Judith Pacht's book of collected poems, Summer Hunger, was published by Tebot Bach in October, 2010. Her chapbooks, User’s Guide and St. Louis Suite were published by Finishing Line Press in 2009 and 2010.  Her manuscript Vectors was a finalist for the 2008 Philip Levine Prize and the Tupelo Press open submission competition. Pacht won Honorable Mention in the 2007 Robert Frost Award and the 2007 Robinson Jeffers Tor House Prize for Poetry competitions. She was first place winner in the Georgia Poetry Society, Edgar Bowers competition.
   
     A three-time Pushcart nominee, her work includes poems published in Ploughshares, Runes, Phoebe, Cider Press Review and Foreign Literature (Moscow, Russia). Her poems have appeared in numerous anthologies including From the Other World: Poems in Memory of James Wright (Lost Hills Press. 2007), The Poetry of Relationships (Canadian Federation of Poets, 2009), The Gastronomic Reader (University of California Press) and Tebot Bach’s Anthology of California Poets, 2003 and 2006. Writers at Work featured her poem, Surface, as their January, 2009 selection. Her chapbook, also her first poetry collection, Falcon (Conflux Press), was published in 2004. 


To a Fossil

Olduvai Gorge, Tanzania, 1959 

Hide and seek,  
a run under palm frond canopies.   
After someone like  me must have drowsed
on jackal pelts, you rank with sweat,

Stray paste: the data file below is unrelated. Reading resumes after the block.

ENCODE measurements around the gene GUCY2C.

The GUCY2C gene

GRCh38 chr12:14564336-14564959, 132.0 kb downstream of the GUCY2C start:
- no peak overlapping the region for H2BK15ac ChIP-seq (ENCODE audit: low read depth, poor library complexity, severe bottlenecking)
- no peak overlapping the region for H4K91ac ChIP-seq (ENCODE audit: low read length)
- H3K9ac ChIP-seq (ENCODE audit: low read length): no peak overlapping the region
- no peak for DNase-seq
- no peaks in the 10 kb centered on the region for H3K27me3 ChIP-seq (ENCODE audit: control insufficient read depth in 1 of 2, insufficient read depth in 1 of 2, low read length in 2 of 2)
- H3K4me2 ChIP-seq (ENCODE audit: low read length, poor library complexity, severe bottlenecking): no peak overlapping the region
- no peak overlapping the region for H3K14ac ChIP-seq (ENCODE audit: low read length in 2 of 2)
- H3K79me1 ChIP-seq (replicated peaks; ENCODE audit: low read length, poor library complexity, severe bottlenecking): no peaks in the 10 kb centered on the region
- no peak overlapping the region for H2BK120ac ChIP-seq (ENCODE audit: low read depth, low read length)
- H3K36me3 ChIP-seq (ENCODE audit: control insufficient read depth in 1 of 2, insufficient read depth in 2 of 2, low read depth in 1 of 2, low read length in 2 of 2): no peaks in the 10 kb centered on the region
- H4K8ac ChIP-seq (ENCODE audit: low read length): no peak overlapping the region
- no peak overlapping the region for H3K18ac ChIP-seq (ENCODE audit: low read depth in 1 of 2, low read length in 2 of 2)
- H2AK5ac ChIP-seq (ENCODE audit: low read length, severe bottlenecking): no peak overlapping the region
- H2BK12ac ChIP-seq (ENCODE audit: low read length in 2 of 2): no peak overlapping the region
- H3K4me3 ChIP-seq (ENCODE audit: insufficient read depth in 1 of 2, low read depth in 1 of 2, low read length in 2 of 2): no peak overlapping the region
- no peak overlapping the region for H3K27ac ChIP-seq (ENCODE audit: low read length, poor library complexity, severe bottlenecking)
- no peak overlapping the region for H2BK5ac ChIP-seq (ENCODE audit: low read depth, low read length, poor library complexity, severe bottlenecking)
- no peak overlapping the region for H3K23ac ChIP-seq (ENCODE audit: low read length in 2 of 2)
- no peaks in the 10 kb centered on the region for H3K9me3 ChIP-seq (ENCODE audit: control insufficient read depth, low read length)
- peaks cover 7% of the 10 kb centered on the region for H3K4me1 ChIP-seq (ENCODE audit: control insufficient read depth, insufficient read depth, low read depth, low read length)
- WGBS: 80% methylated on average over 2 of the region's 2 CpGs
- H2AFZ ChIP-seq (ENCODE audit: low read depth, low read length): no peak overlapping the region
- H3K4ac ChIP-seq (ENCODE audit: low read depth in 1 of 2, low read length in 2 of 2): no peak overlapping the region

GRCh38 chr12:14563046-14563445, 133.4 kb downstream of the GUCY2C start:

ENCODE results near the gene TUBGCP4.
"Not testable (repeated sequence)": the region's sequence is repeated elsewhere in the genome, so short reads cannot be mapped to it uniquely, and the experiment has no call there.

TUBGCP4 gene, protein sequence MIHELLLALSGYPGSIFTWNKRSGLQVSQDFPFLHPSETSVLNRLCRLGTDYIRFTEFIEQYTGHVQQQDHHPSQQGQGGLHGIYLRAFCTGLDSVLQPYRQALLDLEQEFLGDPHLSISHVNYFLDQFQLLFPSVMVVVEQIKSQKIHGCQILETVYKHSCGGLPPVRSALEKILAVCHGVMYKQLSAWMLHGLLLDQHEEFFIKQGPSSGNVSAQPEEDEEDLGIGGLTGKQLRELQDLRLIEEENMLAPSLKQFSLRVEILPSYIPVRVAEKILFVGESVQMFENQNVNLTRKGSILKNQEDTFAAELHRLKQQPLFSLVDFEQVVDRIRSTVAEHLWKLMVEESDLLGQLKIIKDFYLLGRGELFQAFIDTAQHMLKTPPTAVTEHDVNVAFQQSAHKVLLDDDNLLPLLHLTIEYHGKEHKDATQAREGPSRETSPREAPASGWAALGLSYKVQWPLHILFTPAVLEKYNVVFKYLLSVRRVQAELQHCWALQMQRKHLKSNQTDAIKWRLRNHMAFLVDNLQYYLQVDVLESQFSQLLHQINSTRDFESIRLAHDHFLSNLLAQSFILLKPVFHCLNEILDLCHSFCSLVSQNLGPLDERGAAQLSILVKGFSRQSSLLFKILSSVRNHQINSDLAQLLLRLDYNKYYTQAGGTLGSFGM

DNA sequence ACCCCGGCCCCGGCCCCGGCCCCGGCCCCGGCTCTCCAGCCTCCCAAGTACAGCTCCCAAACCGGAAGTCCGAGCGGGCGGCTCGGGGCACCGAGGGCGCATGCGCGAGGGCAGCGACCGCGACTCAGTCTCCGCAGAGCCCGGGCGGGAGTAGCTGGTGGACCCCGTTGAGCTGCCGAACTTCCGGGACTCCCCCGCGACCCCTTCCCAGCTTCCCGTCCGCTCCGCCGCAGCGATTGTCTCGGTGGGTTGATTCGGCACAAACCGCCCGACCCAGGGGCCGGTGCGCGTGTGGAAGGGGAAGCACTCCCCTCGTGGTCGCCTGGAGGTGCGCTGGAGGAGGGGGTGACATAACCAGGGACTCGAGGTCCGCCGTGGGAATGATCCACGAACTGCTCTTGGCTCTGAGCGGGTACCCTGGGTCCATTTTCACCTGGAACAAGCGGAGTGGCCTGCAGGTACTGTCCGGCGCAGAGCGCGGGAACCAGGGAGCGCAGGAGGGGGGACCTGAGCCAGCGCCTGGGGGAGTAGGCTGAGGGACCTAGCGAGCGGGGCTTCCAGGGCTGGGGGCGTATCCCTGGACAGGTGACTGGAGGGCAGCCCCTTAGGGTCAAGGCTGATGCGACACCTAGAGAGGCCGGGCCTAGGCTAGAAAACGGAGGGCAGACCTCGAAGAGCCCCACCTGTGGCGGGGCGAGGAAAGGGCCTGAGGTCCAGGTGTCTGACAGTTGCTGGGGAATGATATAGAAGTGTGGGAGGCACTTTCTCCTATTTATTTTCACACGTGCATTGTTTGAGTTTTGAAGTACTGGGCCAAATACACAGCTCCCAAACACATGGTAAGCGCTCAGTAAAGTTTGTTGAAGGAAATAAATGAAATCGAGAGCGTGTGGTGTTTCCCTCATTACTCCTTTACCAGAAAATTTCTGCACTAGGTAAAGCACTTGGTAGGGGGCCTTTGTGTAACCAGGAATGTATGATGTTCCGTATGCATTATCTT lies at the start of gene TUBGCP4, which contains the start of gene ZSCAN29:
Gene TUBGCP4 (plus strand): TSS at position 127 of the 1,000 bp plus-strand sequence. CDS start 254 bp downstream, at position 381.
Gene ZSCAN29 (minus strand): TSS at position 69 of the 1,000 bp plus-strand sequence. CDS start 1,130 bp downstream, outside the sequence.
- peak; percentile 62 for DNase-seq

steaming, four arms, four legs tangled,
listening in the yellow-eyed dark
for the crackle of a step from the streambed
where rivercresses grow.

You slept away millennia
in sediment with hare and fish and bird,
once carrion of the hawk
circling above.  Even now
he eyes the rifted gorge.  Spies your jaw.          
You, blood to stone to hand, my hand
that pulls you from the hot earth,   
speechless.

from Summer Hunger, 2010, Tebot Bach Press

vii.   (from the St. Louis Suite)
 
Wild white, 
staccato black

Julia’s bobolink stacks hyperbolas
in the air over tallgrass prairie,

flashes melody mid-flight,
something like granddad’s

light love talk, his flashing
eyes, dark, sharp, the smooth

song, the pipesmoke circles
he blew in her eyes

until they bedded in the grass
–  and always the bobolink’s

clink-clink, his metallic chirp
in sedge, in cattail,

his molt and skulk in marsh.
She did the wash, hung up sheets,

waited the terrible wait –
Will he migrate south?

No more on quiver-wing
singing, wooing in red clover.

He was like that once.
 
from St. Louis Suite, Finishing Line Press, 2010


AS SEEN IN A HAMMACHER SCHLEMMER CATALOGUE:
 

The Hands Free Soap Dispenser
 
allows you to apply
liquid
 
to any part of your
or someone else’s
 
body   say a thigh
or
 
without having to touch
someone else’s nevermind
 
no pumps   no handles
(to prevent cross-contamination)
 
unless you wildly desire
cross-contamination    be advised:
 
an infrared sensor
detects the proximity of
 
your   or your loved one’s
parts
 
& the dispenser has
a ˝ second delay   to insure
 
proper placement
under the nozzle
 
you can regulate the speed
at which liquid is released
 
from your   or his  or the dispenser’s
stainless steel body
 
& all this can be done
on a countertop   or mounted on a wall
 
whichever way you like it
hardware included                    

From 
User' Guide, Frontline Press


Judith Pacht Poet

© 2011 Judith Pacht


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